Ranking among the best indie rock records of recent memory is one you may never hear, by a band that remains mostly unknown. Santa Rosa, Calif.,-based group The Velvet Teen released Cum Laude a few months ago, though it barely made a blip on the radar. The reviews have been favorable but few. Nevertheless, the album is a staggeringly ambitious effort.
“Pretty much every album we put out attracts less and less people,” says Nagler, Velvet Teen’s singer, keyboardist and guitarist. “I think it’s because we don’t give casual listeners much to listen to,” he says.
That much is true. Cum Laude is visceral post-punk for intellectuals, reminiscent of math rock quartet June of ’44 and, to a lesser extent, early Radiohead and Shellac. Nagler pens lyrics like “How can we ever expect we’re getting out / when we can’t even see what we’re inside,” then wails them in a disaffected tenor over a mountain of keyboards, dense guitar riffs and Casey Dietz’ impeccable, often off-kilter drumming. Cum Laude is progressive rock for punks. In short, The Velvet Teen’s overall sound is nothing that approaches mass appeal.
But, in adhering to one of those great rock music clichés, Nagler assures me the band is big in Japan.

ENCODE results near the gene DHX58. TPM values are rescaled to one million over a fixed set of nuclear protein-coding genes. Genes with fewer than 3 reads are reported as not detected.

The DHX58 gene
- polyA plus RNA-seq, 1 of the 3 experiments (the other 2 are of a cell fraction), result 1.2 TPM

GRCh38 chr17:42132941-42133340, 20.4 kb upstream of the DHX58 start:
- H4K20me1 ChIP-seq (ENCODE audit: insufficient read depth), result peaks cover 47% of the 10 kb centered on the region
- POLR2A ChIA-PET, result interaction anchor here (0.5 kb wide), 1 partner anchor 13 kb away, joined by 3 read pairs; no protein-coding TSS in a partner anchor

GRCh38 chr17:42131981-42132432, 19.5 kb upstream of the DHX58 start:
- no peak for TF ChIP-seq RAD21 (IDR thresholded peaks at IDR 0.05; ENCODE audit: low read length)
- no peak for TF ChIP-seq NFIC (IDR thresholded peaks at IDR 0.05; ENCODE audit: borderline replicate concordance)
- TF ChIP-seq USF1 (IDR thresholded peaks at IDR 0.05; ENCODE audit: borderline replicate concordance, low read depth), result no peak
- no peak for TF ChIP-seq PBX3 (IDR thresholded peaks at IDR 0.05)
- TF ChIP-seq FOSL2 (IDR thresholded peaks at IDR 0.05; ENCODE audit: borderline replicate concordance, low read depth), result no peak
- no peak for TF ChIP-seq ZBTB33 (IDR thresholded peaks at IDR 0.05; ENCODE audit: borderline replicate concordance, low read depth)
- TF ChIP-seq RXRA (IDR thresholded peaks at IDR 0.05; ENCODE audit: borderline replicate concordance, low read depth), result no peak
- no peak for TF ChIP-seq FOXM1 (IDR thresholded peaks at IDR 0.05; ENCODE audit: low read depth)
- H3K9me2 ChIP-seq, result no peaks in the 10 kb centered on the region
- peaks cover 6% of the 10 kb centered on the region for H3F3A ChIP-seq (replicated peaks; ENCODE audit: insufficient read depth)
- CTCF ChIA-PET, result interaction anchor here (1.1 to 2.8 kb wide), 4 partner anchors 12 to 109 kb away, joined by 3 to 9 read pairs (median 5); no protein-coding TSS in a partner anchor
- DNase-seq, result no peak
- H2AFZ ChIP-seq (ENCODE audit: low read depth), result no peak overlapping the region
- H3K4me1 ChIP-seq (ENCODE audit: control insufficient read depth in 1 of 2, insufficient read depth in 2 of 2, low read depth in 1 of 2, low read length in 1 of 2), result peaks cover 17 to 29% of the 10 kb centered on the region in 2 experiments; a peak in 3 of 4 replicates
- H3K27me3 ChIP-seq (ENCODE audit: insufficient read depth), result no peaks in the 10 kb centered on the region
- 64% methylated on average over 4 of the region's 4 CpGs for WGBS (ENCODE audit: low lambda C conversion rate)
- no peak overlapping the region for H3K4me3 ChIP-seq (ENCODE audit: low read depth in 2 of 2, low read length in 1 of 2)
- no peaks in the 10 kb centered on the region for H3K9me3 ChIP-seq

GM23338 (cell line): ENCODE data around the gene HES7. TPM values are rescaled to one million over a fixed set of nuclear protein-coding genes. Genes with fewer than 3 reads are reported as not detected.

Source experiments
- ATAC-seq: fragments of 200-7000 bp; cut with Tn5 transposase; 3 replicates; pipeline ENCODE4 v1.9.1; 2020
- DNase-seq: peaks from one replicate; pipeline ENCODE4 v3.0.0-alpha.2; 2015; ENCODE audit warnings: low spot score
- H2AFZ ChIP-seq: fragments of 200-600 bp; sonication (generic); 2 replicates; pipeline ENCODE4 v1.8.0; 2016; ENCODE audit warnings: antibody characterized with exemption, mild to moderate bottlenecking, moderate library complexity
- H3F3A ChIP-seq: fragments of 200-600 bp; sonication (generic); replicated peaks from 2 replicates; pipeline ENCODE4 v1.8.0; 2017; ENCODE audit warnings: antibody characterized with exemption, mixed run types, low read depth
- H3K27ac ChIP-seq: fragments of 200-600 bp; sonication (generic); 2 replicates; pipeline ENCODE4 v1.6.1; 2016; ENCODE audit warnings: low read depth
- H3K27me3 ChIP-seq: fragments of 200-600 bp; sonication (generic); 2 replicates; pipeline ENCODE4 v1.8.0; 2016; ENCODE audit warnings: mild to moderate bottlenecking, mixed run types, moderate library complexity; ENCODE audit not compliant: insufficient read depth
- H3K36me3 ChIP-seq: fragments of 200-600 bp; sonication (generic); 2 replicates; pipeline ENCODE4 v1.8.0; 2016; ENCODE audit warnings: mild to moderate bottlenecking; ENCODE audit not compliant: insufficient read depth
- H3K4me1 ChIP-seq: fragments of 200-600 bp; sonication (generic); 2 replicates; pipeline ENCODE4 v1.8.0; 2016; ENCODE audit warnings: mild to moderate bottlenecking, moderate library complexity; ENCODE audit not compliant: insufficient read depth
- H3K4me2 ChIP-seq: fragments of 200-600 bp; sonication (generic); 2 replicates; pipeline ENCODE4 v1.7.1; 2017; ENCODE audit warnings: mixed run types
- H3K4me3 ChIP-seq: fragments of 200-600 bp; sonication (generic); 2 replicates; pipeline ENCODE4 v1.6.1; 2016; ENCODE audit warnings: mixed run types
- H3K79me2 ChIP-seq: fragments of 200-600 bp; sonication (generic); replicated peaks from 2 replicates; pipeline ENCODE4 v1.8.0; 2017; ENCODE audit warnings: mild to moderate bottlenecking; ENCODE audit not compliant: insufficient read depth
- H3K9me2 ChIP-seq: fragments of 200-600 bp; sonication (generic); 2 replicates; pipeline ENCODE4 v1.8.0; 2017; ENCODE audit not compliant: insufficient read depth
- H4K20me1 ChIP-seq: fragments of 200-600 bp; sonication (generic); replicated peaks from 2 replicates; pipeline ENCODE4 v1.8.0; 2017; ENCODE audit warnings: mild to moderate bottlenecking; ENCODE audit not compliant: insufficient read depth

“That was kind of a surprise,” he says, six years after forming The Velvet Teen (which has toured the island nation numerous times). “It’s not like we’re huge over there, but it’d be like concentrating all of our fans in America on one small island.” Case in point: After one particularly rough gig, Nagler recalls, he found more than 50 fans standing around the venue, waiting for autographs.
There are other odd indications of their success as well. The band’s first full-length record, Out of the Fierce Parade, was produced by Death Cab for Cutie guitarist Chris Walla. Labels courted them. The Velvet Teen became one of the “it” bands of 2002. But after deciding to self-produce follow-up album Elysium, a piano-centric affair with nary a hint of hit singles, the band made it clear that they wanted to maintain their independence.
As evidence of this, much of Cum Laude was recorded near the band’s home in Petaluma, Calif., in a grapefruit seed extract factory where bassist Josh Staples works. “We recorded the rhythm track there,” says singer Nagler. “It has a high school basketball gym-sized room we used for the drums.”
They have the luxury of doing what they want, when they want, without kowtowing to others’ expectations. When they feel like touring, they do. Thankfully, Nagler says, “We have certain friends who are doing well and can help us,” such as current tourmates Minus the Bear. “We’ve seen a dip but there are good things in the works,” he says, adding casually, “plus, I’m playing with my favorite people in the world.”